As it becomes abundantly clear that a major injection of dollars is not imminent for the U.S. Naval shipbuilding sector, industry leaders met last week to mull ideas on getting more for less. Several hundred people gathered at a recent Plenary Session of the American Society of Naval Engineers
(ASNE) to hear shipbuilding industry executives and Navy brass discuss how to produce more ships for the same dollar. Both agreed they must work together to achieve this goal.
"We are not making it in terms of a 300-ship Navy," said Vice Admiral Pete Nanos
, Commander, Naval Sea Systems Command
. "We are not going to make it unless some things change."
He explained that without an infusion of cash or the dramatic implementation of new technology and business processes, the U.S. Navy
is in danger of falling below 300 ships, the minimum number it needs to fulfill its missions.
"If we are driven below a 300-ship Navy, we are not going to be able to provide the service this country has come to expect," Nanos said.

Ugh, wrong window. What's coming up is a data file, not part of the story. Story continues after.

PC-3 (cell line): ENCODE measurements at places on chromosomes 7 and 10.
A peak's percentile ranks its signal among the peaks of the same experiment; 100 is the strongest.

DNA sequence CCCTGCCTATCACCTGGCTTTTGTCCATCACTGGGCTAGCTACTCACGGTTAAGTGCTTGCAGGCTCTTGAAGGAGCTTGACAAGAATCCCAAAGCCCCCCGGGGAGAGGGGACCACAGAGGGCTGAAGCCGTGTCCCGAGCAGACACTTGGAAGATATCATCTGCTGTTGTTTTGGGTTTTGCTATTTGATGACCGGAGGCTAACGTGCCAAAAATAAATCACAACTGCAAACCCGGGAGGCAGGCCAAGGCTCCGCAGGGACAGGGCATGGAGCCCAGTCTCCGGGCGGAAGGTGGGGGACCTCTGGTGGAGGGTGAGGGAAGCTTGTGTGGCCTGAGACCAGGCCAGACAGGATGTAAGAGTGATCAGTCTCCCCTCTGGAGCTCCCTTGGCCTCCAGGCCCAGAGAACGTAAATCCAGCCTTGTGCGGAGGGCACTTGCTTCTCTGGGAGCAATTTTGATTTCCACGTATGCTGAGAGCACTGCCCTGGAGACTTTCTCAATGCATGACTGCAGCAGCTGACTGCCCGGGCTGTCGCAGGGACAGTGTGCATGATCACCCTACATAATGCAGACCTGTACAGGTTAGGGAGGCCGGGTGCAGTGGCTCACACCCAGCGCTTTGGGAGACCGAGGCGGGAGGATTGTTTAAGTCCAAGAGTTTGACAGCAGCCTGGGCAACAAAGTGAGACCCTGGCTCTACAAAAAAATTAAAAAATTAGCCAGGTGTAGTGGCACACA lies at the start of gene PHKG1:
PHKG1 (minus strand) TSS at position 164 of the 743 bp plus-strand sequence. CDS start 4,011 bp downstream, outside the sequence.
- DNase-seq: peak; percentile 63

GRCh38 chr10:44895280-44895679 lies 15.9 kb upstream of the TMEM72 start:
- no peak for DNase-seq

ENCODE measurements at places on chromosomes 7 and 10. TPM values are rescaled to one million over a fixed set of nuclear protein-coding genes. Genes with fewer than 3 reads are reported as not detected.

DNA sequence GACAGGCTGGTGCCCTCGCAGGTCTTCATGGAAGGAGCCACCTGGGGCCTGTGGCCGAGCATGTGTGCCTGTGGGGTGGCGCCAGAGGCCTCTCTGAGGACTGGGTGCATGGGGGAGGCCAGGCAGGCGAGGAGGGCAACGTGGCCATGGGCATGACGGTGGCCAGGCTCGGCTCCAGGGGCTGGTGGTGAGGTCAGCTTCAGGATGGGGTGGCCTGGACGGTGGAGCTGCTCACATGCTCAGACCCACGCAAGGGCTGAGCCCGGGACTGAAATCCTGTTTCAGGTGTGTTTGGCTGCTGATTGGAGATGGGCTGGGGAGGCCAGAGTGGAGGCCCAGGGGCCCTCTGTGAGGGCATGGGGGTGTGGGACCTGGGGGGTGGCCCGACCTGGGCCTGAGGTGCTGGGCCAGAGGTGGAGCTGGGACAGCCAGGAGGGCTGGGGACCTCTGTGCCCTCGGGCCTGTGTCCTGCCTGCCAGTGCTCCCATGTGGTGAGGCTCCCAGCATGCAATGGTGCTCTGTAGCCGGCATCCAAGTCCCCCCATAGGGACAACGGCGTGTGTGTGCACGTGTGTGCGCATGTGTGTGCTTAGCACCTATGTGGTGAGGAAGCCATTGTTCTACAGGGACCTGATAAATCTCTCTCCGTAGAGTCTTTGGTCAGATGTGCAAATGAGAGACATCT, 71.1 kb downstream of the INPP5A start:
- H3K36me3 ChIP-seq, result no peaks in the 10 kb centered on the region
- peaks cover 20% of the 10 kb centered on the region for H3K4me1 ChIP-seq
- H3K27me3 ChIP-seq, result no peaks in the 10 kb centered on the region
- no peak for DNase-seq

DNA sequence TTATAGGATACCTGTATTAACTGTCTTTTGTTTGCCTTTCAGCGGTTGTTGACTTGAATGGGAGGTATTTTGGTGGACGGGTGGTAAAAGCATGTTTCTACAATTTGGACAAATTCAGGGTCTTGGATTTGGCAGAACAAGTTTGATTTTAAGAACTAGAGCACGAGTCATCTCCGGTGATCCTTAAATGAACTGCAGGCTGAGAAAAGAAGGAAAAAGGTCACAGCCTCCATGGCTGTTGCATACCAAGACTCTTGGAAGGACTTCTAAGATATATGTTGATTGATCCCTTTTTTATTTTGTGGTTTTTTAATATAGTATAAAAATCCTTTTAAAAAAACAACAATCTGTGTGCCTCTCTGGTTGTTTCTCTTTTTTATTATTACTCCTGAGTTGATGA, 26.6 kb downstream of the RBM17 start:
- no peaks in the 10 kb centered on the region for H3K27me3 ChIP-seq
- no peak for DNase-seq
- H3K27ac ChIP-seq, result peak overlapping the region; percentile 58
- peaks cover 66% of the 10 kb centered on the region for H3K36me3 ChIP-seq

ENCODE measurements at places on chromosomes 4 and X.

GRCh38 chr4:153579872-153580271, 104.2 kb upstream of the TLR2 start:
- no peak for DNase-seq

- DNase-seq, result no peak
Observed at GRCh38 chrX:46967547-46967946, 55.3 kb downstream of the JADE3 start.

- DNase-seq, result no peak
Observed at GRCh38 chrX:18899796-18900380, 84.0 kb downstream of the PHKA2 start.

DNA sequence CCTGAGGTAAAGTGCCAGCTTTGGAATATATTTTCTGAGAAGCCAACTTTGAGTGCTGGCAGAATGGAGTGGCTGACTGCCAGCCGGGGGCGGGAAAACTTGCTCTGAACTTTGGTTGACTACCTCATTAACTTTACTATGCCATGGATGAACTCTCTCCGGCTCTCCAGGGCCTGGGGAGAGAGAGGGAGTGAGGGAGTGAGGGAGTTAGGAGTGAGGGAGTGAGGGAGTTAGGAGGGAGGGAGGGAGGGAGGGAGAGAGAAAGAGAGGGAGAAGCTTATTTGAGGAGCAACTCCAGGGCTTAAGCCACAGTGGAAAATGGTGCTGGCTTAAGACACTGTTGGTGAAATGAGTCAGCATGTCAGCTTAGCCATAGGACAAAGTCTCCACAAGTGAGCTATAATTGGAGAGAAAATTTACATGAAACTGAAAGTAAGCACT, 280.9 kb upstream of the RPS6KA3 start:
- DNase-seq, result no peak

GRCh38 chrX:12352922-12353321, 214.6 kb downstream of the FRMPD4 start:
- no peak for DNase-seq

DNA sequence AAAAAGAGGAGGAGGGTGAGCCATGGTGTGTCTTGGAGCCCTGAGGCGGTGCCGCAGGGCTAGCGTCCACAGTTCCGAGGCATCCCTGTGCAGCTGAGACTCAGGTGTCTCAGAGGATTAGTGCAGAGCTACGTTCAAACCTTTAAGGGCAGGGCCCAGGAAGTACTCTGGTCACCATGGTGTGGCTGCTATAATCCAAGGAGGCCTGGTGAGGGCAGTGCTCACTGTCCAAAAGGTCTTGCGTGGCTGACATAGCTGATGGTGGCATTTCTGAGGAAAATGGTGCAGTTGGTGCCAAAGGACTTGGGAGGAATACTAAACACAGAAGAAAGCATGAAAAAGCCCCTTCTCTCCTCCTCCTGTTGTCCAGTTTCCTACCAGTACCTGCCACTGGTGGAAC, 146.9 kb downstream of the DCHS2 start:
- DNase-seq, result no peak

The U.S. Navy has a goal of building 8-12 new ships to its fleet each year in order to maintain its 300-ship fleet. In recent years, the Navy has not funded new ships at this rate because of budget cuts.
"The bottom line is we don't get enough money," said Paul Schneider
, who is the Principal Deputy Assistant Secretary of the Navy for Research Development and Acquisition and was the keynote speaker for the session.
Schneider described the last decade as a time of unprecedented change and remarked on the compressed cycle time of technology. This is a major concern for the Navy since the evolution of computers occurs every 18-24 months and aircraft carriers must last 50 years. Schneider said the Navy needs
to work hard to insert technology as it is developed while maintaining affordability of ship construction. He encouraged the Navy to examine how the aviation community does business, producing thousands of aircraft for the U.S. and it's allies with 80 percent commonality in the planes being made.